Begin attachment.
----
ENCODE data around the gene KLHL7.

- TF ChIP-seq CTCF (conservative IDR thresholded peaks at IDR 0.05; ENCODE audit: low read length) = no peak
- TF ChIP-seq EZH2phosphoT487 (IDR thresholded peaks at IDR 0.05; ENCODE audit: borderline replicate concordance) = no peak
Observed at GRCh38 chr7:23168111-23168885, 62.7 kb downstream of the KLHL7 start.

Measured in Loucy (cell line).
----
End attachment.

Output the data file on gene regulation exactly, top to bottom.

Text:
ENCODE data around the gene KLHL7.

- TF ChIP-seq CTCF (conservative IDR thresholded peaks at IDR 0.05; ENCODE audit: low read length) = no peak
- TF ChIP-seq EZH2phosphoT487 (IDR thresholded peaks at IDR 0.05; ENCODE audit: borderline replicate concordance) = no peak
Observed at GRCh38 chr7:23168111-23168885, 62.7 kb downstream of the KLHL7 start.

Measured in Loucy (cell line).